Dr. George Hambrecht is an associate professor of anthropology at the University of Maryland College Park. His specialization is zooarchaeology, with a focus on historical archaeology. He is also currently involved in a number of medieval era projects as well. He has excavated in Iceland, Northern Norway, the Caribbean, and in New York City. Dr. Hambrecht’s main area of research is Iceland and the sub-arctic, as well as arctic North Atlantic area. His second developing area of research is in Scotland, specifically the islands of the Outer Hebrides. Dr. Hambrecht’s main theoretical concerns center on interactions between the political, environmental, and biological dimensions of the transformative processes of the early modern period (global culture contact, voluntary and forced migration, pandemic disease, translocation of species, mechanisms of subordination and dominance, commoditization, market vs. subsistence production) and in the comparative historical ecology of different colonial situations.
He is the PI on the NSF Navigating the New Arctic funded project: The Central North Atlantic Marine Historical Ecology Project, #2022656 (2021-2023). Our project will use bones from cod as well as other coastal species that have been excavated from archaeological sites in Iceland and the Faroes over the last 30 years. These sites were lived in from the 9th to the 19th centuries. These bones will be the subject of a variety of biochemical analyses that allow us to track population size, body length, and feeding changes over the last millennia. These analyses will be combined with archaeological and historical methods to build a new and deeper record of the relationship between cod, humans, and the environment in Iceland that will serve as an important tool in managing this relationship in the present and future.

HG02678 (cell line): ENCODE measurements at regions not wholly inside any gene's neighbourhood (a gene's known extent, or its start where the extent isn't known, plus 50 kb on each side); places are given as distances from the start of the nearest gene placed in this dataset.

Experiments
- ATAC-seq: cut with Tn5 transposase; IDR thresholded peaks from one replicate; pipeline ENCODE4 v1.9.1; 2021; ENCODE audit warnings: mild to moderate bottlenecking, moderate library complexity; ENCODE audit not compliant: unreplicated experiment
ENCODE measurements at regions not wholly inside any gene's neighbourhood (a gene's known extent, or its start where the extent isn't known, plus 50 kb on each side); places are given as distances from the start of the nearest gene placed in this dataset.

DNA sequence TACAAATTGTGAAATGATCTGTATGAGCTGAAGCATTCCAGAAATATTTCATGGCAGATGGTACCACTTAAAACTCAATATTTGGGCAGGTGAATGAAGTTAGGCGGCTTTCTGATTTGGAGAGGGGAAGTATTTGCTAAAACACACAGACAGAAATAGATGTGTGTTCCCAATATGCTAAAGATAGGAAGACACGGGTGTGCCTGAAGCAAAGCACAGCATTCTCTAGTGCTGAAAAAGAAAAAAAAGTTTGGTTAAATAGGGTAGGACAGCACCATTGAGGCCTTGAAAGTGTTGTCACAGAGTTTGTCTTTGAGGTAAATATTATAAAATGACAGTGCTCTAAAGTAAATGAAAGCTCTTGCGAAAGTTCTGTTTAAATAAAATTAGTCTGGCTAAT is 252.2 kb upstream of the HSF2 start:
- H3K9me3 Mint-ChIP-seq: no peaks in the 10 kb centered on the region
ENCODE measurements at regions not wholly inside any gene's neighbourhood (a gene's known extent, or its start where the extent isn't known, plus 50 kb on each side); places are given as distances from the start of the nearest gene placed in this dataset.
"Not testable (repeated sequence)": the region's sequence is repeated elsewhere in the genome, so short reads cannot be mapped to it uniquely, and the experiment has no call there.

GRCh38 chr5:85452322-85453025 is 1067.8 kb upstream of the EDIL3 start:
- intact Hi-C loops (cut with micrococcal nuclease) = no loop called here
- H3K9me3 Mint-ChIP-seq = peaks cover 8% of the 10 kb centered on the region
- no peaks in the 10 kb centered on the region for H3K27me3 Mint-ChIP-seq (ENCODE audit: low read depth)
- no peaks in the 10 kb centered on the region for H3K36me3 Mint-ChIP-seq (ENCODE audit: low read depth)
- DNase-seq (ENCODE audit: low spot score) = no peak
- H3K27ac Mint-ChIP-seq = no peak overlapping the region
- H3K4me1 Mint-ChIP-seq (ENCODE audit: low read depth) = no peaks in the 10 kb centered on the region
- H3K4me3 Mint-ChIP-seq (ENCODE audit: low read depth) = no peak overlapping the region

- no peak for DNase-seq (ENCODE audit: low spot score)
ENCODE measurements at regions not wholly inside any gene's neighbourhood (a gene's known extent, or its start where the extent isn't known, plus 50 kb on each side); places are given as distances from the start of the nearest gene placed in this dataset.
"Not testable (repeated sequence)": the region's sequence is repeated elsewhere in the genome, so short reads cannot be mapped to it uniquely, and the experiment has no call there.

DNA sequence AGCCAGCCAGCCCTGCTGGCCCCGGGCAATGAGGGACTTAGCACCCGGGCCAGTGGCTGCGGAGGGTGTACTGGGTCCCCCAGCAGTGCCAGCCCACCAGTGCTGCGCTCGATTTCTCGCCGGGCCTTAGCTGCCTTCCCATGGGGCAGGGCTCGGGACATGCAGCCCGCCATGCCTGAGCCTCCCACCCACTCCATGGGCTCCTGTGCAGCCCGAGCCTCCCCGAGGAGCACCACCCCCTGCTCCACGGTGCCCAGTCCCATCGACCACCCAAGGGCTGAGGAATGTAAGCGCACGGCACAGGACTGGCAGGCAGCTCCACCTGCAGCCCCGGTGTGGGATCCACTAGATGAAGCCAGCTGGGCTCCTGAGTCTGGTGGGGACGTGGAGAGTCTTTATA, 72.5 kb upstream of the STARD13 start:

Dr. Hambrecht is also the PI on a National Geographic Explorers Grant that will fund exploratory survey work on the islands of North Uist and Benbecula in the Outer Hebrides of Scotland. We will be looking for sites with good organic preservation dating from the Norse Period through the Early Modern Period.
Areas of Interest
- Zooarchaeology, with a focus on historical archaeology, medieval era,dynamics between humans and natural systems
- Kevin Gibbons
- Valerie M. J. Hall